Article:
Cramér-Rao Bounds: The Adaptive Array Story

Christ D. Richmond

MIT Lincoln Laboratory

Lexington, MA

Email: christ@ll.mit.edu

**Abstract**** **
Reed, Mallett, and Brennan posed the classical problem of
adaptive detection in 1974, and Kelly more formally in 1985 with the addition of target
parameter estimation. Nearly thirty years later many aspects and modifications of
this problem have been addressed and published, including nontrivial deviations from the
original problem statement such as detection in the presence of non-Guassianity, array
manifold mismatch, and inhomogeneities. In most cases it is of interest to quantify
detection and estimation losses resulting from these types of deviations from the ideal
case. Parameter estimation naturally follows target detection. Cramér-Rao bounds (CRBs),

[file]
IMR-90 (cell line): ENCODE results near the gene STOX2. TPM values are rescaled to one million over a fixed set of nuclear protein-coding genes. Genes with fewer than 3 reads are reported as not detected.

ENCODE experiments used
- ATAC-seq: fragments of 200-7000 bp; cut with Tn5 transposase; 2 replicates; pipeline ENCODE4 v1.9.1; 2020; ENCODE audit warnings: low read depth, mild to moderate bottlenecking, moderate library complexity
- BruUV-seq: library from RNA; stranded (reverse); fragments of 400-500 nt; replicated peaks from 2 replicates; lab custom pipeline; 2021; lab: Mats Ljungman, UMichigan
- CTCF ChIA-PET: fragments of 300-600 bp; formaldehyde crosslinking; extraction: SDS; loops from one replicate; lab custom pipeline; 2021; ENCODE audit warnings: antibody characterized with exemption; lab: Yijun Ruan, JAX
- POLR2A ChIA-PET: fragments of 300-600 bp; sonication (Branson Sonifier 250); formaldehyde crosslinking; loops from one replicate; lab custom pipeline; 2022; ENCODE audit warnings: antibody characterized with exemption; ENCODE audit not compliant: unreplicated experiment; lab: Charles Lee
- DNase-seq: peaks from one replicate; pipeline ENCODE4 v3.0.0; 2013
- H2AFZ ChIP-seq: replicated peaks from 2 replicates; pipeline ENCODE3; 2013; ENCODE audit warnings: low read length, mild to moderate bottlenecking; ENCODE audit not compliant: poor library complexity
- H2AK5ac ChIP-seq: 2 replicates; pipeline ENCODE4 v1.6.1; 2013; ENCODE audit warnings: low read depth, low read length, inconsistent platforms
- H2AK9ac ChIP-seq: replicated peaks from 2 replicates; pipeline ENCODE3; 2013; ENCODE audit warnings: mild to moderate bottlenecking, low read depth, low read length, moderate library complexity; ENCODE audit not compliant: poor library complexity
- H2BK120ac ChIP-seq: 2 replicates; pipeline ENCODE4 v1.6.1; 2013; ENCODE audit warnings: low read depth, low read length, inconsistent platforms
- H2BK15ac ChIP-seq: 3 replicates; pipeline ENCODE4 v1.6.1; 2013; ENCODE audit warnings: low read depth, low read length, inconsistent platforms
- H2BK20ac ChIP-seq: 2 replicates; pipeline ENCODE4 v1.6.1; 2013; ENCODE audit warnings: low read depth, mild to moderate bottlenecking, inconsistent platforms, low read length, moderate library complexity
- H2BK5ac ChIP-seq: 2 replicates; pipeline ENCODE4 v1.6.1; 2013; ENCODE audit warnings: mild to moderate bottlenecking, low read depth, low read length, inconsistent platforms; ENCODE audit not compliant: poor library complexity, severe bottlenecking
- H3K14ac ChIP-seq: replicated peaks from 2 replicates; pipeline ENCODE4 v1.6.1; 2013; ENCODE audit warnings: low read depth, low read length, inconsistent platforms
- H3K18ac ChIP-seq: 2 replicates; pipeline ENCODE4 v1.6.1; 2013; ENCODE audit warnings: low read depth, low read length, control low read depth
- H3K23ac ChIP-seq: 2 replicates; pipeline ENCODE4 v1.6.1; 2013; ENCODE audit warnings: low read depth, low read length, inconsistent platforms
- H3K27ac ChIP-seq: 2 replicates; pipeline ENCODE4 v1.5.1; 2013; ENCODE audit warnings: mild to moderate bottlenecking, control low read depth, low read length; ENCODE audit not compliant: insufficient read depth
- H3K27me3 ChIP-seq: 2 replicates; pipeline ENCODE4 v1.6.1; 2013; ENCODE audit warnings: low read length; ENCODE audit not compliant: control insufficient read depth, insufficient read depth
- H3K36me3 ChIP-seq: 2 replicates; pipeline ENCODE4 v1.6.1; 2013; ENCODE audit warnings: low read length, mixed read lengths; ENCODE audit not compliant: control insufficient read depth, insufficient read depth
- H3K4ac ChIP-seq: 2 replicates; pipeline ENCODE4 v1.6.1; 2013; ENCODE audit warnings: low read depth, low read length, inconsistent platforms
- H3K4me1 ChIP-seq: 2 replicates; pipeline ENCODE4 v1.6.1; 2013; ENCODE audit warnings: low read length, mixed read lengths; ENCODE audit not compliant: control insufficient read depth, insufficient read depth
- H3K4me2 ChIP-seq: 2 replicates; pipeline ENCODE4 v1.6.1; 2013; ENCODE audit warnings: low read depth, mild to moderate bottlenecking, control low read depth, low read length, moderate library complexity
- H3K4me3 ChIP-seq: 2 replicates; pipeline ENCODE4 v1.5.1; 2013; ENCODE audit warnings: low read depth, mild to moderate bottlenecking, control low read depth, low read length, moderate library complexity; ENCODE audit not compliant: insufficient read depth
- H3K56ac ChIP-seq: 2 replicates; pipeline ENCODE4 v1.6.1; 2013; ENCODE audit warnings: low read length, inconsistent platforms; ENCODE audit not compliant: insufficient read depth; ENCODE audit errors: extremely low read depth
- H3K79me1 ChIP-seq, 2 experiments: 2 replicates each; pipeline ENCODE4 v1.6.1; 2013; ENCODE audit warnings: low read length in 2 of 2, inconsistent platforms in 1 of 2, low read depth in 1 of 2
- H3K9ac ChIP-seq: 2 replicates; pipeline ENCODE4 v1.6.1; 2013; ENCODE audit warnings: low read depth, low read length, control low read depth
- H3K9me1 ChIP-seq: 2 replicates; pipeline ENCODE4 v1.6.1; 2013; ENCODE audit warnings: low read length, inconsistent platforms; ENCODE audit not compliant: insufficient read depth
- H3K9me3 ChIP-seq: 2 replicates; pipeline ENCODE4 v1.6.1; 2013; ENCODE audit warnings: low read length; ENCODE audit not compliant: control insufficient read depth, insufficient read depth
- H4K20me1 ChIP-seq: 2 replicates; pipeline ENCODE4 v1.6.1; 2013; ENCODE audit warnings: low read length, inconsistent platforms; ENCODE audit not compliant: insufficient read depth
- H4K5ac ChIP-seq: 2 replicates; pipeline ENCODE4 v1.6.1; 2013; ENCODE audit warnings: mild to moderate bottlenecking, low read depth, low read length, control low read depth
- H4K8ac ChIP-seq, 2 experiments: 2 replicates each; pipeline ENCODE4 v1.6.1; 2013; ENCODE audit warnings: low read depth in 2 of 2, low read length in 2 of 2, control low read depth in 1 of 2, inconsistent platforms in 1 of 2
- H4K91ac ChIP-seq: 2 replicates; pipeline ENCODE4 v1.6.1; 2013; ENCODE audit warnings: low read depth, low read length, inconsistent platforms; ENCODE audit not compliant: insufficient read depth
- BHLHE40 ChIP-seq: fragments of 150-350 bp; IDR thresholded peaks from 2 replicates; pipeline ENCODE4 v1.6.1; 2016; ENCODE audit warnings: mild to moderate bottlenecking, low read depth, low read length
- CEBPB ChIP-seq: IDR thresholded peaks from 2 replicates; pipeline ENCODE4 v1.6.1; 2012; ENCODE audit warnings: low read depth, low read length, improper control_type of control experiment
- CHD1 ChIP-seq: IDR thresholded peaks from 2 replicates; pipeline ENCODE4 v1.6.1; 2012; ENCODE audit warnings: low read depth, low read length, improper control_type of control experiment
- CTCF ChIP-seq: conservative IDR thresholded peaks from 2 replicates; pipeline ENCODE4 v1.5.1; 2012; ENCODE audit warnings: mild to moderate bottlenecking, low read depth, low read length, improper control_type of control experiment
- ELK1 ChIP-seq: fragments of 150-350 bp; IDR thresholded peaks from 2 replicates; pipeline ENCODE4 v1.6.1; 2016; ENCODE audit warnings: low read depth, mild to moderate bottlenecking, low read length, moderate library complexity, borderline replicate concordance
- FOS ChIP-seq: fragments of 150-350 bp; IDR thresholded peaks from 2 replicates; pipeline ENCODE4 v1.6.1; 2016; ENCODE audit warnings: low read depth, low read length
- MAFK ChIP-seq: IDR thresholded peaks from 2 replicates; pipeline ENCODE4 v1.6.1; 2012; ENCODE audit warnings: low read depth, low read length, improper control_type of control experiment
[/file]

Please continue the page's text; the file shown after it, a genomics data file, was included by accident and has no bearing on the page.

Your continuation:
yielding theoretical limits on achievable accuracy, are often used in practice to
ascertain the effectiveness of a proposed parameter estimation algorithm. Extensive
research on CRBs exists in the literature. CRBs on target parameter estimates for the
classical adaptive detection/estimation problem posed by Reed et. al. and Kelly in the
constant (Swerling 0) target case are in fact immediately deducible from the results of
Zeira et. al. (real Gaussian processes, 1990) and Francos et. al. (complex Gaussian
processes, 1995). They demonstrate that for constant targets the colored noise (i.e.
white noise plus interference) covariance is decoupled from the target parameters via use
of the well-known Slepian-Bang formula. Thus, colored noise-only training losses are
not reflected in the CRBs for Swerling 0 target parameters. In this paper we briefly
outline the argument for this and likewise extend analysis to include targets with
Swerling II fluctuations. In the case of Swerling II targets the colored noise
parameters are coupled to those of the signal, and thus colored noise-only training losses
are reflected in the CRBs for target parameters. We find, however, that both the
Swerling II fluctuation loss and colored noise-only training losses are quite neglible
away from interference, but can be pronounced near interference.